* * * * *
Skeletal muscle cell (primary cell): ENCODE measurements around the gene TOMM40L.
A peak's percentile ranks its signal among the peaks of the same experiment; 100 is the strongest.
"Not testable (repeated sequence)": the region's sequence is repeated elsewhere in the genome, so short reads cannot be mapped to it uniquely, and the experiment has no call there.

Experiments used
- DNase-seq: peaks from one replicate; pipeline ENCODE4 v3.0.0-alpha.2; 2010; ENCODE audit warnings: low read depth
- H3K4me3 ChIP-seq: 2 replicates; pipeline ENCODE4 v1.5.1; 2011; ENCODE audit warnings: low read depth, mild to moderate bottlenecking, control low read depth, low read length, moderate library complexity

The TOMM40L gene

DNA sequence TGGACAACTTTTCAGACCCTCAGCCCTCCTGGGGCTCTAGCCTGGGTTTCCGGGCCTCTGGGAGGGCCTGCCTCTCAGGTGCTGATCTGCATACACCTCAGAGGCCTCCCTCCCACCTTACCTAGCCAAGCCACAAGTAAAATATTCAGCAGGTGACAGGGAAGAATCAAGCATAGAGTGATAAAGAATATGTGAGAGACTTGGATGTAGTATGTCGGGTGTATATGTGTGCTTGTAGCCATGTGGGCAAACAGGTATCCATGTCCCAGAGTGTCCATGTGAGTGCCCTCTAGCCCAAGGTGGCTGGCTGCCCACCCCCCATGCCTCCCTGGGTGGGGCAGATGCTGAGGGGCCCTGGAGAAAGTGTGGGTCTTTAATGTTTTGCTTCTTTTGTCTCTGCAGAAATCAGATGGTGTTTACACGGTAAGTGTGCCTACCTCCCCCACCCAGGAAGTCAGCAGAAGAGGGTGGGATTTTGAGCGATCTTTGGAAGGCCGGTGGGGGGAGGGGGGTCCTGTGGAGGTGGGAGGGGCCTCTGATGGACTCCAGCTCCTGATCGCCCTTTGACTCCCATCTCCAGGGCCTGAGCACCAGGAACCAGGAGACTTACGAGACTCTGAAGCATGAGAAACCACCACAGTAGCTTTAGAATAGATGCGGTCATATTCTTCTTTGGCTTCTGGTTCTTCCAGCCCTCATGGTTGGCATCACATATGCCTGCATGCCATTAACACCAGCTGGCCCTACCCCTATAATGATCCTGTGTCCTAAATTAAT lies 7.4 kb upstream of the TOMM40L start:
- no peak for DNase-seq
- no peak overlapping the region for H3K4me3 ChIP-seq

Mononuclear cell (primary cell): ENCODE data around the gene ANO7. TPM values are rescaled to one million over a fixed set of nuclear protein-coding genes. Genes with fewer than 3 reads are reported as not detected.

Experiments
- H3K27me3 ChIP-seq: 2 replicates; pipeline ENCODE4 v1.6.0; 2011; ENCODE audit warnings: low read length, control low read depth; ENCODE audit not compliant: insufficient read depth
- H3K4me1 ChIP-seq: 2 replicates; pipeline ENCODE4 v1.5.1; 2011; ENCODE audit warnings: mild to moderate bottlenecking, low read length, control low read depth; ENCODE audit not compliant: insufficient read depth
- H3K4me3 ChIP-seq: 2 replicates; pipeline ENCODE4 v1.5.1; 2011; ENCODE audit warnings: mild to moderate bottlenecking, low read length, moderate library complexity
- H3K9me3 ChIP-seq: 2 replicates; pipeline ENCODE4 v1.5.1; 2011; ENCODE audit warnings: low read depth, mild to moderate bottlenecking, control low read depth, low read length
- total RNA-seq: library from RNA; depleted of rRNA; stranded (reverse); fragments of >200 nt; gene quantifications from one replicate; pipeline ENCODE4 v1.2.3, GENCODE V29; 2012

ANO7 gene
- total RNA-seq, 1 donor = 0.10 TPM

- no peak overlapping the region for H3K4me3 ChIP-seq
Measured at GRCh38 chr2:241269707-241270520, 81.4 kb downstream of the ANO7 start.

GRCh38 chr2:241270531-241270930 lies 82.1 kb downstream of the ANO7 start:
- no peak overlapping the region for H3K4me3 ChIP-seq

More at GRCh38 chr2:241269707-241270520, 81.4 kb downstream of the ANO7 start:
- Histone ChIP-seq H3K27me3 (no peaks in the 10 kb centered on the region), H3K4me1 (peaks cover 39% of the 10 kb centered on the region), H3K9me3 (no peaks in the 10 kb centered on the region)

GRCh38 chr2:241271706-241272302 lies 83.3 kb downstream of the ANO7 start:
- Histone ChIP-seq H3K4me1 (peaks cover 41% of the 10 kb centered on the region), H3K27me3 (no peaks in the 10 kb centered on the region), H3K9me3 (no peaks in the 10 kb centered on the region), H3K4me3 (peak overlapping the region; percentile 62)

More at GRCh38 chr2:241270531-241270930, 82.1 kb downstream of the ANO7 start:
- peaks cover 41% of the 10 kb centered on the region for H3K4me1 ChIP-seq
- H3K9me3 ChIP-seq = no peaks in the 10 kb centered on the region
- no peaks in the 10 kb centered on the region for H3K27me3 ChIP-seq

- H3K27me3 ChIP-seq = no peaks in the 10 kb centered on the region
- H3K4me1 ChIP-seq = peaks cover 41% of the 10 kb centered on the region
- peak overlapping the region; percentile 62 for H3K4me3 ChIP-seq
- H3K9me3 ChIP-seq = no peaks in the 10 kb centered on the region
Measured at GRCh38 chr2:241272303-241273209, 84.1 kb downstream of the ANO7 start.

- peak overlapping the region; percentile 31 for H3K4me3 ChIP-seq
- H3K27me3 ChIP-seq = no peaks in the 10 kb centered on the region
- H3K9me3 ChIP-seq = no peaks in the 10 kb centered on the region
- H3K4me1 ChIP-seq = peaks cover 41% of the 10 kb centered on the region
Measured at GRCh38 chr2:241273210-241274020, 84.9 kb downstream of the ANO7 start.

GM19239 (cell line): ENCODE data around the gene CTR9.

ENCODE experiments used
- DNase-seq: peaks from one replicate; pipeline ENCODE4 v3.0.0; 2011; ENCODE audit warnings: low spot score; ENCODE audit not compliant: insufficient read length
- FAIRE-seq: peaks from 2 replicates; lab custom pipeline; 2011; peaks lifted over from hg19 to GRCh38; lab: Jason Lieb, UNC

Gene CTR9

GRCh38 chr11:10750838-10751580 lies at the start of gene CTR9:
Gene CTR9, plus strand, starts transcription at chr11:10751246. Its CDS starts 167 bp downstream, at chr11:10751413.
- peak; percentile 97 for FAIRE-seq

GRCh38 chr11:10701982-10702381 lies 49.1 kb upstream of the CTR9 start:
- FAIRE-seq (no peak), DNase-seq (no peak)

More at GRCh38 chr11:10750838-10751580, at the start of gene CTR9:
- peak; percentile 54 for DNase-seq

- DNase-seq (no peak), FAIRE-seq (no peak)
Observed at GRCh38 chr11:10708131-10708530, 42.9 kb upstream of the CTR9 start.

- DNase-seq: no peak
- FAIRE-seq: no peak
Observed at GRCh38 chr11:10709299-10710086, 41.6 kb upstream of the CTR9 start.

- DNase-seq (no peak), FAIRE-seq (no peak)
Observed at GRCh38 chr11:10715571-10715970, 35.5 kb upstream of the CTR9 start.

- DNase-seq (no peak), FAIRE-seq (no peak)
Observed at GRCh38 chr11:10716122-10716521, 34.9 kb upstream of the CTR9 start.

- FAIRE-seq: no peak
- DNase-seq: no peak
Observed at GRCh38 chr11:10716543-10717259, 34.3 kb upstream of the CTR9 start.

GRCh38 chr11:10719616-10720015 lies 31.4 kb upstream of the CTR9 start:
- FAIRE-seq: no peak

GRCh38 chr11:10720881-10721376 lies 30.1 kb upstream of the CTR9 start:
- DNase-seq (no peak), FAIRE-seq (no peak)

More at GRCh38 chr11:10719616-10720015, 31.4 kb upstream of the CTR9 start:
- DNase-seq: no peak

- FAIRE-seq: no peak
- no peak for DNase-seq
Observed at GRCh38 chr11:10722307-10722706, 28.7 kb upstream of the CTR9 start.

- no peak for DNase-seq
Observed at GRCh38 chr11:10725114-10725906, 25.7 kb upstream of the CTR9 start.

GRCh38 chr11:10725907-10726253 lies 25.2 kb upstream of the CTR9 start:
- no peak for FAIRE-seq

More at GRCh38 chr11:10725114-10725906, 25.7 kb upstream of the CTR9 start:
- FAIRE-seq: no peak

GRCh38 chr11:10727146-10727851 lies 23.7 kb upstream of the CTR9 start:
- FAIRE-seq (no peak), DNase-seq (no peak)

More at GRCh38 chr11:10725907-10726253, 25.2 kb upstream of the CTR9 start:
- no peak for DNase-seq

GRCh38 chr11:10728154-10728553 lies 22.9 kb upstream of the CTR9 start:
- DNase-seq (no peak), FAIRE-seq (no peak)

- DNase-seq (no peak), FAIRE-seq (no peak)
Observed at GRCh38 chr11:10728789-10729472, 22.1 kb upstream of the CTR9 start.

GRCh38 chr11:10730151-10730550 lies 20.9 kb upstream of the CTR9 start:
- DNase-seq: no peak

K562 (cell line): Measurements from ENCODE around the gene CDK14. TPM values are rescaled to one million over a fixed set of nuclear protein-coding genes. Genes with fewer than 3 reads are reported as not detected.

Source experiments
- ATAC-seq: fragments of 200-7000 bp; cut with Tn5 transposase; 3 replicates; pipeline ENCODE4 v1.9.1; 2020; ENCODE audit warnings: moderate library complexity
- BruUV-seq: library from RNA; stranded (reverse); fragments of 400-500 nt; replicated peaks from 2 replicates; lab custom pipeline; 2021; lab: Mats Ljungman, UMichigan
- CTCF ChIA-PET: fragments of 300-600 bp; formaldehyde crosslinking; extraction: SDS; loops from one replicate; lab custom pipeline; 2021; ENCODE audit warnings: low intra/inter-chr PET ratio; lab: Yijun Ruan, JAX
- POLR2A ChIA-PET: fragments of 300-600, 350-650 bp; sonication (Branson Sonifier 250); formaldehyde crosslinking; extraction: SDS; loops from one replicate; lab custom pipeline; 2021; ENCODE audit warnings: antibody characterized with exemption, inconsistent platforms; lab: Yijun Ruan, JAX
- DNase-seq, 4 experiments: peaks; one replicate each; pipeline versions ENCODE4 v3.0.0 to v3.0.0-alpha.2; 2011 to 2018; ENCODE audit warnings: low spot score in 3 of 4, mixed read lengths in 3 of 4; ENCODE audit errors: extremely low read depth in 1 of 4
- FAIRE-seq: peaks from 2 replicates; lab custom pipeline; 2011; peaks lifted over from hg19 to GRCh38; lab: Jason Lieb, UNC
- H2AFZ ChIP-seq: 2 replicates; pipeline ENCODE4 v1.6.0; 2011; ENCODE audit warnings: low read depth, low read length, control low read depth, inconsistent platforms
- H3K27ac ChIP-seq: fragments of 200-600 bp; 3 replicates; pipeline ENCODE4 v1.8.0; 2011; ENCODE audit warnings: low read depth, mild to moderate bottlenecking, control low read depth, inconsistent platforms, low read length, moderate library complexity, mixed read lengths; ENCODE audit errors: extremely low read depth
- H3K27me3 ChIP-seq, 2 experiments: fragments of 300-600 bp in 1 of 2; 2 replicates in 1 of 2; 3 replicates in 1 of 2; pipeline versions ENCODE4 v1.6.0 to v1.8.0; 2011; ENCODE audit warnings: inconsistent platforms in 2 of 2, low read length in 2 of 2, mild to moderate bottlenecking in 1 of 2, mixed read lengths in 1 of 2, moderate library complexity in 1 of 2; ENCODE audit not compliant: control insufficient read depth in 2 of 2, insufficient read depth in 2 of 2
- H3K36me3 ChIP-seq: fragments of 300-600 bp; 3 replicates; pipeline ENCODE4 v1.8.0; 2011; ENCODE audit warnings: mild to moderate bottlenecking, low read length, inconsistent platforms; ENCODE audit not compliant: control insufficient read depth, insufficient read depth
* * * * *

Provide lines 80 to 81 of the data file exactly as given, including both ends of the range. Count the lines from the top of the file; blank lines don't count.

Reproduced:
- FAIRE-seq: no peak

GRCh38 chr11:10727146-10727851 lies 23.7 kb upstream of the CTR9 start: